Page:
An Overlooked Improvement Opportunity in Retail

Black Belts could use predictive analytics to transform the convenience store industry

Convenience stores are located on most street corners the world over. These small enterprises offer customers a wide variety of items and often have gas pumps outside as well. Considering how long convenience stores have been around and the quantity of items they carry, you’d expect them to use some type of software to keep track of all of their inventory. However, that’s not always the case.

Many of these stores use point-of-sales systems to ensure correct pricing for products sold and to track sales taxes, and provide end-of-day and monthly accounting reports. Often these systems are integrated with various payment modes. Larger stores also use their systems to track inventory and manage their respective supply chains. Why smaller convenience stores don’t do the same, given the declining cost of technology and the the availability of inexpensive data capture tools, is surprising.

Recently, I witnessed multiple owners doing manual inventory audits at their respective stores. They were making counts of inventory at hand, trying to figure out units sold since their last order, and deciding what, when, and how much to order next. One owner told me that during one of these audits, performed with one of his suppliers, he realized that he’d failed to display promotional product at the right time, thus losing potential sales. Manual audits might be executed in developing nations, but not in the United States.

Understanding the changing market dynamics, product mix, customer preferences, and impact of promotions and seasonality, provides a tremendous opportunity for these mom-and-pop store owners and their distributors. Larger retailers already use optimization solutions to identify the proper mix of product, pricing, and placement. This often involves demand cluster analysis to identify naturally occurring patterns in transactions across thousands of retail outlets. These retailers monitor layout configurations to understand customer behavior and convert browsers into purchasers. They use techniques such as point-of-placement analysis along with specific promotions to identify key factors that influence a potential customer’s purchasing behavior.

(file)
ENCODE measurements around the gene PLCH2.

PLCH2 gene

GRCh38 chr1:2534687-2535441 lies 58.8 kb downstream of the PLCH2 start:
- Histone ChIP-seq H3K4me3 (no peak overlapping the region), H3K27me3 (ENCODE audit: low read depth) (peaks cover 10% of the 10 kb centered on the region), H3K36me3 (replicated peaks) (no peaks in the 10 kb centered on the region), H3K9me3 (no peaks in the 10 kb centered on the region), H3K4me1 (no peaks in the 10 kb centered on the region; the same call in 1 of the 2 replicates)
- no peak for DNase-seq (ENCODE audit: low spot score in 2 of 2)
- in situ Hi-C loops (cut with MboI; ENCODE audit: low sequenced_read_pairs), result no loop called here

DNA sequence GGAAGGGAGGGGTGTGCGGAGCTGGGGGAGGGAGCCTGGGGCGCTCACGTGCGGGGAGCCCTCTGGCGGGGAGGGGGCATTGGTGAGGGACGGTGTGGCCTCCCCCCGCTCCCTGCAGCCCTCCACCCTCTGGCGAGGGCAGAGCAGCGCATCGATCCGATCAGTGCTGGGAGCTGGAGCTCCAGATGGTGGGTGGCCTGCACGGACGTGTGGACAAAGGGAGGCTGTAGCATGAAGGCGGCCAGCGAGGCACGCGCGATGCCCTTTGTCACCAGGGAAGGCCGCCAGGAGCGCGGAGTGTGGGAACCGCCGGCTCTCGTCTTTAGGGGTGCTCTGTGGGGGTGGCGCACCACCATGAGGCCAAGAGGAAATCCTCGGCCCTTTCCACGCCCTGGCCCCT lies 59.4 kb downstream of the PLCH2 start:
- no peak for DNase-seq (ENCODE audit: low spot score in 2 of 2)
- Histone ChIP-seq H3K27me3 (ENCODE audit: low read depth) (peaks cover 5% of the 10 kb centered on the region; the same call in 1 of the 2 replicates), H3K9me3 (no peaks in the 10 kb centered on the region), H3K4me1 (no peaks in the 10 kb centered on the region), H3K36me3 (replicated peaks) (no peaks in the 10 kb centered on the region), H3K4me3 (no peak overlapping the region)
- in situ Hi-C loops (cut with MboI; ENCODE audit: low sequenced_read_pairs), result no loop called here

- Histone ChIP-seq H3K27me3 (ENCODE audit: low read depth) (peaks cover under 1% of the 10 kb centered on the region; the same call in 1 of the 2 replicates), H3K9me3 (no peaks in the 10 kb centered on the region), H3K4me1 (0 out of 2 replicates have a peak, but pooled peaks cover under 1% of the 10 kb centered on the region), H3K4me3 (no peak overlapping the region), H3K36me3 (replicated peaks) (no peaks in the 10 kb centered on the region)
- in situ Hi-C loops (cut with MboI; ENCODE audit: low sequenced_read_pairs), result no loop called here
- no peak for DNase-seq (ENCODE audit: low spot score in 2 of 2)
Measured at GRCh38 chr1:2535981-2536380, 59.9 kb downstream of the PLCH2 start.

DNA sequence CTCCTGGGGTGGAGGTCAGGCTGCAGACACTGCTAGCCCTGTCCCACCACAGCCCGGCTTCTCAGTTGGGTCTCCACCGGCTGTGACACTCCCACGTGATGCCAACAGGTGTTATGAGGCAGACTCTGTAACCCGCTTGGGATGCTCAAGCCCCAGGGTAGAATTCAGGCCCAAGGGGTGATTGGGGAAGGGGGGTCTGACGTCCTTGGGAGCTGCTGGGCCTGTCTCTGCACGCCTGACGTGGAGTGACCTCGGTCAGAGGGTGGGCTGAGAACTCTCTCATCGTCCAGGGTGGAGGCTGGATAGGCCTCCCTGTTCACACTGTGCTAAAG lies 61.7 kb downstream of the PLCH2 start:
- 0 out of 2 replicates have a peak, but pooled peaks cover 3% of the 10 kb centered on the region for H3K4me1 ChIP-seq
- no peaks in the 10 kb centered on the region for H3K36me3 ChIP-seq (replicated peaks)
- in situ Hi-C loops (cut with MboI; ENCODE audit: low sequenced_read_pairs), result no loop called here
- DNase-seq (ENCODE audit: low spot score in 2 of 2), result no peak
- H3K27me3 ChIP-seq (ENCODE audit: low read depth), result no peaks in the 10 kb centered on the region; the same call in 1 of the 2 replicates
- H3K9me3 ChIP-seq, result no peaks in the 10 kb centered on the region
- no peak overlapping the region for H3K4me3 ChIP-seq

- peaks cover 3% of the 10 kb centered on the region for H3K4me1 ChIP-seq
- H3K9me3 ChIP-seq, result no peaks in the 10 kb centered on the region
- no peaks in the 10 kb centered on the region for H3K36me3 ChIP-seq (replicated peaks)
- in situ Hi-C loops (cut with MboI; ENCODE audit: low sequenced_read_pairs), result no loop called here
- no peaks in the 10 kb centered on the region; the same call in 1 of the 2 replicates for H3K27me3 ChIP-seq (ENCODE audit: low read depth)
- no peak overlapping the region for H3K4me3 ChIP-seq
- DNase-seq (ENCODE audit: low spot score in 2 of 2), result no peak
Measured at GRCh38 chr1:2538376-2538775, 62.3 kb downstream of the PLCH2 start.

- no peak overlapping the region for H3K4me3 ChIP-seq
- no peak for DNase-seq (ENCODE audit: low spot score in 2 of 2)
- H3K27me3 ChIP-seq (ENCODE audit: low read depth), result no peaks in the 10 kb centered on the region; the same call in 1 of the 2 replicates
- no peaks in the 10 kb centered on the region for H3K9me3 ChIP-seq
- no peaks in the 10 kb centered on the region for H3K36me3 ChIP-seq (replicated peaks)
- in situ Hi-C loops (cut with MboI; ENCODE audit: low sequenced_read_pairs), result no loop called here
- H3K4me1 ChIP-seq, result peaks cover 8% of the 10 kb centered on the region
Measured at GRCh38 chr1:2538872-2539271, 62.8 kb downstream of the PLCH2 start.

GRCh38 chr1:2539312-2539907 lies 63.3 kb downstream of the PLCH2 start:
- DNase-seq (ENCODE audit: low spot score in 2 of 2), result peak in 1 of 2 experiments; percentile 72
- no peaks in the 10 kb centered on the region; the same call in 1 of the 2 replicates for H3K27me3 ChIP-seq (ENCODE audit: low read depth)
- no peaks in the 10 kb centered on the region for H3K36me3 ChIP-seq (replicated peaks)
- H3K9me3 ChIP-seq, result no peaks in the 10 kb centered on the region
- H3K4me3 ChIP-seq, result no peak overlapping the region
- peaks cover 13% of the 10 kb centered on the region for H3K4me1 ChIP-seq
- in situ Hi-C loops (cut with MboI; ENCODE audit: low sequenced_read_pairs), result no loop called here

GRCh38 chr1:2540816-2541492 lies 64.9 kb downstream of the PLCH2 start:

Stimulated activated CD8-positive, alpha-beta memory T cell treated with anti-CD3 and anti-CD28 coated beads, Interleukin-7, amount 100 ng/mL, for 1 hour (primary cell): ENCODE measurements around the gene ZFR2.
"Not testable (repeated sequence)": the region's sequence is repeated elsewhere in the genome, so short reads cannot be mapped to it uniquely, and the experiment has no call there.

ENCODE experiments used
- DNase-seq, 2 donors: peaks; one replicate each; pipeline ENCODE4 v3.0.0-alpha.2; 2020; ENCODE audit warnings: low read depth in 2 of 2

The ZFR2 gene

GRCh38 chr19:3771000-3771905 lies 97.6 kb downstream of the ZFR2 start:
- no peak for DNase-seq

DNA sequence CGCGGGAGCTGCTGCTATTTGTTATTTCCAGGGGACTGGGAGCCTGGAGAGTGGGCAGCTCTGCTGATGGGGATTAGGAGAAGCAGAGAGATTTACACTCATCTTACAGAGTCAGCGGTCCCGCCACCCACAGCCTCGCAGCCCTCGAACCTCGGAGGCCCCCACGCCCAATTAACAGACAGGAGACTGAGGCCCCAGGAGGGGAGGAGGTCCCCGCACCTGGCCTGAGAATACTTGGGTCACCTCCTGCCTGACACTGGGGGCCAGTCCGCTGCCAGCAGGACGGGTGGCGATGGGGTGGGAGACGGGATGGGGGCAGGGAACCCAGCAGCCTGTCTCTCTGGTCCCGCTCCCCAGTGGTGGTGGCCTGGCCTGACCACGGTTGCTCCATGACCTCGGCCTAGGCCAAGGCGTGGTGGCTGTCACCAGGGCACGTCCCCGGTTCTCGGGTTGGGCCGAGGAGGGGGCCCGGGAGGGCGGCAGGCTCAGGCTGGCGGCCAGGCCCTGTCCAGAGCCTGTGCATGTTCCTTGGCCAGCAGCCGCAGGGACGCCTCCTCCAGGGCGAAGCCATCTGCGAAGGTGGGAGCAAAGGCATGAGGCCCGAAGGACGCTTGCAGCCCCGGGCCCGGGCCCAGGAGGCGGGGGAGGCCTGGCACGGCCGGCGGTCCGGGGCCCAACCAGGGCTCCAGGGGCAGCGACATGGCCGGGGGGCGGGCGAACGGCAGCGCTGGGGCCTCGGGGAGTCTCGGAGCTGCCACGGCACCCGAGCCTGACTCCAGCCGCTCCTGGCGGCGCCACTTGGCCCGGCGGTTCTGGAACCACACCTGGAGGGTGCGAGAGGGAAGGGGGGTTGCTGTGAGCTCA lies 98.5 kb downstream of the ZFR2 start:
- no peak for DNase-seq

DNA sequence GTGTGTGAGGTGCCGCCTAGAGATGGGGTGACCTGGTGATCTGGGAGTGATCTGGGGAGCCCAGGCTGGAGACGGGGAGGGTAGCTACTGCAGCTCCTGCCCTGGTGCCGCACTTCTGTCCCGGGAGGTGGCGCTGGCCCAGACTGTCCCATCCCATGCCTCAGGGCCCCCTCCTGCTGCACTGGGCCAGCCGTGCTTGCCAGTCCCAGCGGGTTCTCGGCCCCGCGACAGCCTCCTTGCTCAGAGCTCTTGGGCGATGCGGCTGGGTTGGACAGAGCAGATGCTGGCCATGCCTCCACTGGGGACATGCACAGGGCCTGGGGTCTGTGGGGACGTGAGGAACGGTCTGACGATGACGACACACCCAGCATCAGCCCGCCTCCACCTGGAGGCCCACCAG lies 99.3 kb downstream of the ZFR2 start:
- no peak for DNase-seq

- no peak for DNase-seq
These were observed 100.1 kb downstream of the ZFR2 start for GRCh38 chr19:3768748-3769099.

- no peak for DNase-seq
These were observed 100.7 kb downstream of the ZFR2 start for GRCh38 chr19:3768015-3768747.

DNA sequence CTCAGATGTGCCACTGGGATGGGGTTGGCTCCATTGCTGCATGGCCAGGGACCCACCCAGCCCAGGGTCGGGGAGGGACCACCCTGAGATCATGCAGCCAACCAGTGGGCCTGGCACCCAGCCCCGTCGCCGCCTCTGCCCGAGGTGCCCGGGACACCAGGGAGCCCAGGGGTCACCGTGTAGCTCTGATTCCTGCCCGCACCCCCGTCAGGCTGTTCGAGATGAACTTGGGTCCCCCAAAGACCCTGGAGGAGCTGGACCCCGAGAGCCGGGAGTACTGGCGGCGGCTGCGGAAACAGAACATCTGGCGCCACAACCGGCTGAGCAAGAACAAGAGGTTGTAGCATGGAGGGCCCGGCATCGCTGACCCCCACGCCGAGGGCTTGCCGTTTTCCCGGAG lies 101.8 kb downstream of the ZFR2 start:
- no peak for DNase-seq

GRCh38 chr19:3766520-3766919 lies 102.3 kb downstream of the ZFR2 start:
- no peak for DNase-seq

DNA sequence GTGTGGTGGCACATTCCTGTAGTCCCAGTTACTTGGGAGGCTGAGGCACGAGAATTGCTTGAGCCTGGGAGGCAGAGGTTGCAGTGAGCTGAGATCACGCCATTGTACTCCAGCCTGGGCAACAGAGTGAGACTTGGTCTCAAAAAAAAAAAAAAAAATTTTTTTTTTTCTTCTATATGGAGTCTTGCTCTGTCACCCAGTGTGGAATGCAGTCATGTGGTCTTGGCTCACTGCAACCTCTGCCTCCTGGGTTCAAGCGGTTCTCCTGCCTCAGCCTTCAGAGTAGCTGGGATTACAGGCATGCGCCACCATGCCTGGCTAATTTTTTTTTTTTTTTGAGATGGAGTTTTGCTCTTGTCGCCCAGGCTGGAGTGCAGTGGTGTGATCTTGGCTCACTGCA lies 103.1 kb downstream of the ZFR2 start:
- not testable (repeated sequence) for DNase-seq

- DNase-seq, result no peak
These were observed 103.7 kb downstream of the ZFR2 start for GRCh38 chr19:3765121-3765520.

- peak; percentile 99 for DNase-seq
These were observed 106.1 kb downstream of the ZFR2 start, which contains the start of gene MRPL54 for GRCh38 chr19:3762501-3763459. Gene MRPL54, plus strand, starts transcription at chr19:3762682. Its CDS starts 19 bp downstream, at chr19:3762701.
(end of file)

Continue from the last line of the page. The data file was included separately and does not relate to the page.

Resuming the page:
The retail distribution channel demands accurate supply-and-demand matching, faster time to market, minimal stockouts, and low inventory obsolescence. Given the competitive nature of the market today, larger stores use analytic tools to better predict demand, proactively manage inventory risk, and recommend promotions for margin improvement.

With the wider use and understanding of statistical models, there’s a tremendous opportunity for smaller and midsize manufacturers and retailers to work together not only to improve their supply chain management but also their respective margins. For all within the supply chain, predictive analytics can reduce markdown losses, improve ROI on marketing expenditures, limit inventory risk through line-of-sight into usage—all leading to increased profitability.  Such analytics could transform the way convenience stores operate, increasing customer satisfaction while creating a culture of informed, data-driven decision making.

What an opportunity this presents for the thousands of Six Sigma Black Belts working throughout different industries. Most have been working in manufacturing and have recently been migrating into the healthcare, financial, and insurance sectors. They always seem surprised when I present them with such an opportunity. As they do in most business sectors, Black Belts could look at:

  • Customer analytics (to understand customer behavior and improve visit-to-buy ratio)
  • Financial analytics (to track trends in product demand, effect of campaigns and opportunities for sales, and eventually profit generated from various brands)
  • Store analytics (to monitor management efficiency and operational metrics such as sales per hour, sales per labor hour, number of transactions per hour, sales per sq. ft., number of products per sq. ft., percent of undisplayed inventory, average time on shelf, percent of expired products, percent of damaged products, average inventory value, and inventory turnover.

Although these employers might not always be able to offer Black Belts the types of projects that make appropriate use of their skills, there are still many opportunities for them to extend their reach across their respective supply, input, process, output, customer (SIPOC) chains. Using analytics not only will help convenience stores and their distributors increase their profit but also provide new opportunities for quality professionals.

 


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